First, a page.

Not About Madonna
My Little Pre-Icon Roommate and Other Memoirs
Whit Hill’s memoir is engaging and interesting, but is it not about Madonna? It’s not. That’s okay. Expecting a memoir by Madonna’s pre-fame roommate to not be about Madonna may be like expecting a minor member of the Jackson family to publish a book not about Michael. Would we care one whit about Hill if not for Madonna? Likely, yes, because she’s done what good memoirists who write well do—make readers care about their less extraordinary lives.
Hill vividly recreates the scene when, as young dance majors at the University of Michigan, hers and Madonna’s lives intensely intertwine. By the time the two drift apart, before Madonna’s even a minor star, and Hill’s life takes center stage, she’s laid enough groundwork; readers care.
Hill does more than gracefully chronicle her friendship with her oddly-named friend who is by turns sweet and calculating, clingy and coolly casual, loving and a little lonely. The author also inspects the interstices between celebrity and culture, art and artifice, family and fame. Hill’s more typical struggling artist’s life—in Manhattan and Cape Cod, but mostly the Midwest—is arguably the more interesting: she marries, divorces, raises kids, scrapes by, keeps it together, marries again, and works as dancer, writer, choreographer, teacher, and finally, too, as a singer-songwriter.
She and Madonna remain friends only briefly after Madonna quits Michigan for Manhattan, and Whit graduates. Yet, as Madonna’s star ascends, plateaus, and reignites, the celebrity-soaked culture insists that Hill keep bumping up against ex-roomie-as-icon. As the reminders accrue, Hill considers Madonna’s shadow, beginning when “making it” meant paying the rent and eating too. Even with Madonna out of Hill’s life, she’s still present, a repeating trope—absence as pervading presence—on nearly every page.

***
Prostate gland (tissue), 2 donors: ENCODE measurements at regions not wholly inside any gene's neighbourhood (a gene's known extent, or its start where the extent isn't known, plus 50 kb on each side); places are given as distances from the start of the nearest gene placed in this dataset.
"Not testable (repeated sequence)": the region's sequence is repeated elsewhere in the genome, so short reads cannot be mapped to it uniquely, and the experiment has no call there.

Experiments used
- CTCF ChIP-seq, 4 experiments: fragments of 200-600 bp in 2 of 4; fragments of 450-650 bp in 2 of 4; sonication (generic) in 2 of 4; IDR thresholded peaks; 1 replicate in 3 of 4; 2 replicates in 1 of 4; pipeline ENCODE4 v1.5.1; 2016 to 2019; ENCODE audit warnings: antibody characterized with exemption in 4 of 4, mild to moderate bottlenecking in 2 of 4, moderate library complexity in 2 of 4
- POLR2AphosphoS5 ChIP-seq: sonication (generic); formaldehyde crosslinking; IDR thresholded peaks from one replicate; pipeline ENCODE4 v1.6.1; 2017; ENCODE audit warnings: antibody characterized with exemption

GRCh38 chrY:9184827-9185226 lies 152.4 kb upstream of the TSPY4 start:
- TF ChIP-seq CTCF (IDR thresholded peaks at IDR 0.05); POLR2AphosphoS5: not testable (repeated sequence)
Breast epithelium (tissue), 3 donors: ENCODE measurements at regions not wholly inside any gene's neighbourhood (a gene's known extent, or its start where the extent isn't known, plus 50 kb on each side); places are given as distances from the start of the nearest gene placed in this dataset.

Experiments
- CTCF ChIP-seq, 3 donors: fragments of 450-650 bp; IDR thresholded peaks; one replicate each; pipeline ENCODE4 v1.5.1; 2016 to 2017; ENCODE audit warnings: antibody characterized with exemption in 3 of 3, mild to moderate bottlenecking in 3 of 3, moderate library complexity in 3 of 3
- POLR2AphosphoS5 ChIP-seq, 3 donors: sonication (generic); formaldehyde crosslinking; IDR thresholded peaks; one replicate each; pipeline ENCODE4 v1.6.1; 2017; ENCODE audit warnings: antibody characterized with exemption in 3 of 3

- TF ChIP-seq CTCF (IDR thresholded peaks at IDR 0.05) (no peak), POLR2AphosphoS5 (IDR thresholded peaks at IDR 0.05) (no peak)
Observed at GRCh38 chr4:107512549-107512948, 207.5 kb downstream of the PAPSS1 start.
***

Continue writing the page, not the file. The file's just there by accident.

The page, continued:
The author has a sure voice, a generous tone, and rhythmically timed irony. There’s a cadence and pitch-perfect pacing here not unlike an eighties pop song—bright and springy. Other times, she’s bluesy, reflective, and languorous. Hill’s songwriter chops are clearly on display.
Madonna fans may remember Hill (née Setrakian) from J. Randy Taraborrelli’s 2002 Madonna biography, and TV interviews. When media requests surge, Hill begins charging for interviews; her decision sounds logical, yet coming late in the text, it slightly changes what up to then feels not-overly exploitive—if it’s possible not to exploit someone famous whose name appears in the book title. This doesn’t lessen the book’s or author’s appeal, but illuminates how a celebrity connection can subtly transform a life in ways public and private: we are never free from our past. Why not “Express Yourself?”
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